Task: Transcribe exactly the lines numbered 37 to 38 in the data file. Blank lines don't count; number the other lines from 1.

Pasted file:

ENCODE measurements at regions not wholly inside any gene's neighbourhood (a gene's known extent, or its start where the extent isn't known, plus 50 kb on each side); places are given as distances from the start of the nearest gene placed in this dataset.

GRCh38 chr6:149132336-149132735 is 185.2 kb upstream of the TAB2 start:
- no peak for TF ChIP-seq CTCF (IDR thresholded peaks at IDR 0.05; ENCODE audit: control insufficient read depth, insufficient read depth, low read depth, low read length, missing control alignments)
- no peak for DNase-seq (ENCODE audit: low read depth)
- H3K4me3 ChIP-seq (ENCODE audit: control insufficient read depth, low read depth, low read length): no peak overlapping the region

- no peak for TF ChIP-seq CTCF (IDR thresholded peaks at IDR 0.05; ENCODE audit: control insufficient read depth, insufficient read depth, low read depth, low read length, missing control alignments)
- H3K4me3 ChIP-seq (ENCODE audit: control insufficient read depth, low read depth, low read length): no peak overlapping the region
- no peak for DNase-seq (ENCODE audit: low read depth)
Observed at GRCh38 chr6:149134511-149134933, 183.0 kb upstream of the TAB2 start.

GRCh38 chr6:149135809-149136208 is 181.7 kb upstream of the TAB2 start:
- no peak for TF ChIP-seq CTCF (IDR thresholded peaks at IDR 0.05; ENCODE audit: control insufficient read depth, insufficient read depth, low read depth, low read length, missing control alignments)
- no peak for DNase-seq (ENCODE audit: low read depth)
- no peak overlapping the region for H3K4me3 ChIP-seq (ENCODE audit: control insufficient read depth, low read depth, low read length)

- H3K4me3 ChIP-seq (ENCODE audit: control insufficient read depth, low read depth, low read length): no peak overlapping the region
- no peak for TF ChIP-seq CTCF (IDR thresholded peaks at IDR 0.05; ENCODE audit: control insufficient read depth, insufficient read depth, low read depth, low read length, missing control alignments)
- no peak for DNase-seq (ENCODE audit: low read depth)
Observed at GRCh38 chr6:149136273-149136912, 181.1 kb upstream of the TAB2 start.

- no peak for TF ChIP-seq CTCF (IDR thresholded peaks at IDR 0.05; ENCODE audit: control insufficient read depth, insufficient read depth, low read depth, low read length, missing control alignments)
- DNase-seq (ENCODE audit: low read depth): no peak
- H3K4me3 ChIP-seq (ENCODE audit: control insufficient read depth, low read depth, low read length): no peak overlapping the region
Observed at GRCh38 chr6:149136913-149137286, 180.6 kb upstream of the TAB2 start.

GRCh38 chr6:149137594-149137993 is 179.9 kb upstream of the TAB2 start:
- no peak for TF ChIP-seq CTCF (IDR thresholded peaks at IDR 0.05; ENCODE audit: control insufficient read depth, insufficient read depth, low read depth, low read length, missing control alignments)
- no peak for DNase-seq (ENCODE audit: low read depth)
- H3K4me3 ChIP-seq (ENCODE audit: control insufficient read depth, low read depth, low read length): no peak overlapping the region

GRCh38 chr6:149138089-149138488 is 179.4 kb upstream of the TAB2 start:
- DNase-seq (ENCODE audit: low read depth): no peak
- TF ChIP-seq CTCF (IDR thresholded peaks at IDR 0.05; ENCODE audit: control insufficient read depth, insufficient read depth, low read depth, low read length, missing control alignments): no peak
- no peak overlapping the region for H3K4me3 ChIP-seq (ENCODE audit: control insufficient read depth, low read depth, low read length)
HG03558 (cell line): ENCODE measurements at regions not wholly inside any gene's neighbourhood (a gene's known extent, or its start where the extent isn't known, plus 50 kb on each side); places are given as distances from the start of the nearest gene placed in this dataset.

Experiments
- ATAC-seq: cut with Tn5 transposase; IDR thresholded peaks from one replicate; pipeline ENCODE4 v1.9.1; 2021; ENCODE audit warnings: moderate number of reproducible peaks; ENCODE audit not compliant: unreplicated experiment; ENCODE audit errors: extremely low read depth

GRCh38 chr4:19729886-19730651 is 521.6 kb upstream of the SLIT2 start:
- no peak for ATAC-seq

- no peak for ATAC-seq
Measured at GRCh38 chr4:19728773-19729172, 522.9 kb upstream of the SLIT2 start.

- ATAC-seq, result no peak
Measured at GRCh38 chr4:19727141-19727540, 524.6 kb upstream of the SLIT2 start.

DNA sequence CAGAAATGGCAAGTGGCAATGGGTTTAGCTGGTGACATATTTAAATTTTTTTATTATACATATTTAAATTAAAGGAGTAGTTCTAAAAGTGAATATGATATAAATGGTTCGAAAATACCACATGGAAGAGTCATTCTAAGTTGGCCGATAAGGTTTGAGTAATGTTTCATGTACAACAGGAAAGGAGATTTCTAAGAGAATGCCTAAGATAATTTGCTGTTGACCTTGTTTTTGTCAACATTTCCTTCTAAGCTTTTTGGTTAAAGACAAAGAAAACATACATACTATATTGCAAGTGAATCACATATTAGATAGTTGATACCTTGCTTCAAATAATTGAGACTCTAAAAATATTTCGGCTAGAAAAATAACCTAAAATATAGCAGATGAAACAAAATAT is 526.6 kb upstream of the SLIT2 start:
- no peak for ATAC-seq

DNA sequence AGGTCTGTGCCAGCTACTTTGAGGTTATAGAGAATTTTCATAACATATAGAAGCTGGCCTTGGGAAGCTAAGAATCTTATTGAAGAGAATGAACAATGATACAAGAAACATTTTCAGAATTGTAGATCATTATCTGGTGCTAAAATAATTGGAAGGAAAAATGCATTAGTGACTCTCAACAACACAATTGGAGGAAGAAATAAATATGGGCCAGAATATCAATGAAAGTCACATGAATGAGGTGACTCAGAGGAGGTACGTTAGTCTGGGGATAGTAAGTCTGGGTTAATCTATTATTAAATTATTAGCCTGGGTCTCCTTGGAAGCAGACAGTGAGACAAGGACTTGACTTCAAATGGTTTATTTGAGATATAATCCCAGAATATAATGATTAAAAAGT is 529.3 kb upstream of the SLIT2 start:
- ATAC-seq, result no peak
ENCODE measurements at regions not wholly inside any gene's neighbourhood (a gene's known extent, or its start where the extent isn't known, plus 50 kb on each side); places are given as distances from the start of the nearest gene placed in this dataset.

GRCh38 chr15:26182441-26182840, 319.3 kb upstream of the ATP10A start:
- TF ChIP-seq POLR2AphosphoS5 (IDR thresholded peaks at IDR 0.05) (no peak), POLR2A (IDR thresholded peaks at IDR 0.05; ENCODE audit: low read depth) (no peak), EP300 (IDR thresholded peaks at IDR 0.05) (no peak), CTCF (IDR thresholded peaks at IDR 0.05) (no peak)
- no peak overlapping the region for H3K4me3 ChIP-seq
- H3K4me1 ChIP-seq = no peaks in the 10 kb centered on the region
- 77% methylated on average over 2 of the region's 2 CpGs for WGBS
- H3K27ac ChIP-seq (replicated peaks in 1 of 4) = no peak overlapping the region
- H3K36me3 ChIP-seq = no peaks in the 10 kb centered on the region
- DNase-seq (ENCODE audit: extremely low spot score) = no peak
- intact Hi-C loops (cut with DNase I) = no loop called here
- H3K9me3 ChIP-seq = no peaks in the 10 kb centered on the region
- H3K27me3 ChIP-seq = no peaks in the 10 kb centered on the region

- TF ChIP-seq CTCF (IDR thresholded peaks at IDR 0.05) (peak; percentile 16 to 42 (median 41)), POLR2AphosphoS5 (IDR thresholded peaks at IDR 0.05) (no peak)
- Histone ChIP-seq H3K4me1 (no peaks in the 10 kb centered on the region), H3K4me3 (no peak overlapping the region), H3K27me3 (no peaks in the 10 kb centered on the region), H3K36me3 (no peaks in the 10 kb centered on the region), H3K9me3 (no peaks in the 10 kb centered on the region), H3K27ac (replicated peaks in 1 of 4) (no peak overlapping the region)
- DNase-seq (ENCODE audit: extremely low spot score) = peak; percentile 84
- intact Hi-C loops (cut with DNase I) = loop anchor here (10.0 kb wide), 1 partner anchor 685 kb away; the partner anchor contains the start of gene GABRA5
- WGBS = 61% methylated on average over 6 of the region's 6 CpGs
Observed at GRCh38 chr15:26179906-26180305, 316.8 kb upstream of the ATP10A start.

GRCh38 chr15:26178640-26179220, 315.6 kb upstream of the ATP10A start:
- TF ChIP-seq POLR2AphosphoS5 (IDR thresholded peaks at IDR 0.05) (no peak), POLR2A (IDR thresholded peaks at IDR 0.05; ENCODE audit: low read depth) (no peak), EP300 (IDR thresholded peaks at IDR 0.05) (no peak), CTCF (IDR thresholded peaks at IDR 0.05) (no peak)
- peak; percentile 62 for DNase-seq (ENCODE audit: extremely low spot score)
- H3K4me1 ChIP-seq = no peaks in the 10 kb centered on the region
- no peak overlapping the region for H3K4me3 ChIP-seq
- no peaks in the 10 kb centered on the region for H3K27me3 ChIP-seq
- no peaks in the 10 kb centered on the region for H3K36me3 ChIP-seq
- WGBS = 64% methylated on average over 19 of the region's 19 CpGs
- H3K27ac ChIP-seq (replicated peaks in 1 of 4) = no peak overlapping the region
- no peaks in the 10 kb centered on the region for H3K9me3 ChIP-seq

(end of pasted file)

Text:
- ATAC-seq, result no peak
Measured at GRCh38 chr4:19727141-19727540, 524.6 kb upstream of the SLIT2 start.